Catamarans have been around for a long time. What’s really new — if something that’s come on strong in the last five or six years can be considered new — about their current popularity is their appearance as contenders in the offshore performance-boat market. Previously, the major use of catamaran design in powerboats was pontoon boats intended for use in protected waters. Today, it’s not at all uncommon to see fishing catamarans and high-performance catamarans sharing the same offshore water.
Each of a catamaran’s two hulls is called an ama. (The popular term these days is “sponson,” but ama is still correct.) Each ama is quite narrow compared to its overall length. In fact, most are too narrow to remain upright except when used as half of a pair of hulls with a bridge deck between.
The rules of hydrodynamics remain constant, so the narrow amas of a catamaran move easily through the water with minimal power requirements. High speeds are possible even though the amas may not actually be operating in the planing mode. Large pontoon boats often reach astonishing speeds with only a single outboard motor for propulsion.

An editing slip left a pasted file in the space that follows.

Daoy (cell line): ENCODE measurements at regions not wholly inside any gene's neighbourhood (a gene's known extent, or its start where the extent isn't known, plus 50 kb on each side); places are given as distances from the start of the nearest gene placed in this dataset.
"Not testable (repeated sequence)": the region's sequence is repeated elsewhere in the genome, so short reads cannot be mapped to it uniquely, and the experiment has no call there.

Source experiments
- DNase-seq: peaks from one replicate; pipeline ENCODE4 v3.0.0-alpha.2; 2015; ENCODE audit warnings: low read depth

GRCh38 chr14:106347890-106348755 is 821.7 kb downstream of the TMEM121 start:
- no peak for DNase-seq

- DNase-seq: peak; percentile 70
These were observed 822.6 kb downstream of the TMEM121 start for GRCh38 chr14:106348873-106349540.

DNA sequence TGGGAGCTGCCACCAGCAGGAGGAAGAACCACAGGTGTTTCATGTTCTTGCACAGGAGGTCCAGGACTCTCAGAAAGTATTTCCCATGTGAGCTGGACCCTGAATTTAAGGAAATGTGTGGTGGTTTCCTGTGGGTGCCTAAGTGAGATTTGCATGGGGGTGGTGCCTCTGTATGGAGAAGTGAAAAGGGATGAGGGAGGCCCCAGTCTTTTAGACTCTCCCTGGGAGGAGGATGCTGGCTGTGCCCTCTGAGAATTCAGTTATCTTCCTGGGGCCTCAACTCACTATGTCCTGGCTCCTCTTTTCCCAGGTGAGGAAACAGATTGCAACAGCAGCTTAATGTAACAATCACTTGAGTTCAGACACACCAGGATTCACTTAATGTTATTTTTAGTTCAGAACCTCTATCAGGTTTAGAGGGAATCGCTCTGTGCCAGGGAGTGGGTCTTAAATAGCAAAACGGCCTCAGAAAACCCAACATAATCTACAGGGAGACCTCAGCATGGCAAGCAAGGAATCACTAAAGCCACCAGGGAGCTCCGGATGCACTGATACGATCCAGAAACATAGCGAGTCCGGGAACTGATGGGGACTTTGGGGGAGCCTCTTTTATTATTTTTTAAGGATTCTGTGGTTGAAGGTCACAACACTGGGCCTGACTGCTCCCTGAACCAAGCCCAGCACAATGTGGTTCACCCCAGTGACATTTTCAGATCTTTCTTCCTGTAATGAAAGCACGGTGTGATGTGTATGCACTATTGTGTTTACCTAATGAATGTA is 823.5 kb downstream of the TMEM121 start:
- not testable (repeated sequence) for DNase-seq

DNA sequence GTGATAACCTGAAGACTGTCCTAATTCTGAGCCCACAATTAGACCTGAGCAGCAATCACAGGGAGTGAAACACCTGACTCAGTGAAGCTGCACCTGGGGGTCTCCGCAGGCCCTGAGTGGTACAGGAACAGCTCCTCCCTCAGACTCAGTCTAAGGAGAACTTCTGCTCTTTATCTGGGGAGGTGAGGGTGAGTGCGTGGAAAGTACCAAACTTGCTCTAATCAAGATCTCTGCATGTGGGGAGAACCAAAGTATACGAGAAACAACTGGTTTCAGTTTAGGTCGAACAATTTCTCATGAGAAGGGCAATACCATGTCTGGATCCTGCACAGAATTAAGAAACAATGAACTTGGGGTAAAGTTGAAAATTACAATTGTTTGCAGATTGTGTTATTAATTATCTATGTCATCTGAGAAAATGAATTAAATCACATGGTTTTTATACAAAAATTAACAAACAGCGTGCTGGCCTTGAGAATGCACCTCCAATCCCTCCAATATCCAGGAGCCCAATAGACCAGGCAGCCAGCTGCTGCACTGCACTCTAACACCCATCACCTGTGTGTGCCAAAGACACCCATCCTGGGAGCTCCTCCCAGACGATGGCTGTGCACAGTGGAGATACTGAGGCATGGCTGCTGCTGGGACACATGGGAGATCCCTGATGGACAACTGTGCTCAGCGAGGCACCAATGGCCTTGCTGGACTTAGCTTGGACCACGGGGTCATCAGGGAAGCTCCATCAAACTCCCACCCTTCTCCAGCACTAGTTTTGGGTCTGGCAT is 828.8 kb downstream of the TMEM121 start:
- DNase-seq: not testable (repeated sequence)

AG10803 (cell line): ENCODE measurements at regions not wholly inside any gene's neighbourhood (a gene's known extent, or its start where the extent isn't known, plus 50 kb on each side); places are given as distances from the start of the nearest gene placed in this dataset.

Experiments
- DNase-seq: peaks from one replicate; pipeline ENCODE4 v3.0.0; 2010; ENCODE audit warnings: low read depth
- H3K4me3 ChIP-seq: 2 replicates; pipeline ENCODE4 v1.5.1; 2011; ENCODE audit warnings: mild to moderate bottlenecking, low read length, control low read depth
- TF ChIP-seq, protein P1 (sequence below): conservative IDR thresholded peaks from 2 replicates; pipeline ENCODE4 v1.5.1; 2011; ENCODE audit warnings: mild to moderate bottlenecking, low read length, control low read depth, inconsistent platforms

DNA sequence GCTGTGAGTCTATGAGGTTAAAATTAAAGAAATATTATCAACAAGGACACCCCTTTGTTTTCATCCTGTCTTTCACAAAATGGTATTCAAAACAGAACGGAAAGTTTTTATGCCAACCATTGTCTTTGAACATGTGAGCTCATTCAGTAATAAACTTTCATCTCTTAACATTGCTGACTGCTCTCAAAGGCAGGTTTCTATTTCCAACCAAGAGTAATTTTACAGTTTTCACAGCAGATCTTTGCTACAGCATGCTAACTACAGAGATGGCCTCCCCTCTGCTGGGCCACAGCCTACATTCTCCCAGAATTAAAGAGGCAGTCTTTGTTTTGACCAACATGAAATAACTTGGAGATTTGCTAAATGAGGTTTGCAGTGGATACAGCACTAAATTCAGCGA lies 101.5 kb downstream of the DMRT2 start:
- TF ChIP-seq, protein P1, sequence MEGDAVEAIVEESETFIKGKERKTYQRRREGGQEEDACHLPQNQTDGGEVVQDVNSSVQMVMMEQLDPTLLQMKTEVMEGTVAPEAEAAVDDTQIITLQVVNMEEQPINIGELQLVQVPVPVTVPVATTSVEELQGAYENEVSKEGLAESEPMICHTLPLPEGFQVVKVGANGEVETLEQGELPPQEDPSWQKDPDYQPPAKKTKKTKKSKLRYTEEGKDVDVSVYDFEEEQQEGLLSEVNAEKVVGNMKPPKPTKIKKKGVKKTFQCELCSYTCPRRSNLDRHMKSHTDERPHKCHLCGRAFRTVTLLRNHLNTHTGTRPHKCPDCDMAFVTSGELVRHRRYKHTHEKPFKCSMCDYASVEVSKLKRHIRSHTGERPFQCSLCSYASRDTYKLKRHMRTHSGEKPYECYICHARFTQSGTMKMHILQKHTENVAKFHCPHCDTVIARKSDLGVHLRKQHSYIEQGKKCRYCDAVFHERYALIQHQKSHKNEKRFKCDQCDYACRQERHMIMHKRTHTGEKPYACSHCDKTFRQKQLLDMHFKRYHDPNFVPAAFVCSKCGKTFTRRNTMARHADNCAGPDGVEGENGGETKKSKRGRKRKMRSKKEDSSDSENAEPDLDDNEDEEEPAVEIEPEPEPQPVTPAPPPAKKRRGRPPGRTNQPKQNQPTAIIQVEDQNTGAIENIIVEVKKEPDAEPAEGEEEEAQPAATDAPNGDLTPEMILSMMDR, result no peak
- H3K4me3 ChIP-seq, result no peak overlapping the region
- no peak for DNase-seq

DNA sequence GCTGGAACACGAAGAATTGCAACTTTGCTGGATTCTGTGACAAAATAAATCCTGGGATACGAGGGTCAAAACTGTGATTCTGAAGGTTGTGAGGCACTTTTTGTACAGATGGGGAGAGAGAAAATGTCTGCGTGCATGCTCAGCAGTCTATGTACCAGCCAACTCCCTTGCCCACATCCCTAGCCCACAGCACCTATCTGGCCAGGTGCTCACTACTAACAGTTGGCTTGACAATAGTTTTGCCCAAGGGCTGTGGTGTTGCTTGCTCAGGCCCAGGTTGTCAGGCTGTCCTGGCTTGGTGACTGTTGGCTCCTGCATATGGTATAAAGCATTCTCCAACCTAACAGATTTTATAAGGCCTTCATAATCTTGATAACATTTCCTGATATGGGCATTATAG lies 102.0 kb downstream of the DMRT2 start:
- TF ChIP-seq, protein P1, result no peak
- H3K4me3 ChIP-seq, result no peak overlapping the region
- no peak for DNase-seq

Trimarans have three distinct and separate hulls. This design has been effectively used by sailboat designers to provide a roomy central hull for the accommodations and two outrigger amas for stability. Little use of the trimaran concept has been made in powerboats, although many so-called “cathedral” hulls are close relatives. Instead of three separate hulls, a cathedral design squishes them together until they often share a common planing surface near the transom.
Editor’s note: In Part III of this series, David Brown takes the mystery out of engines and propulsion systems.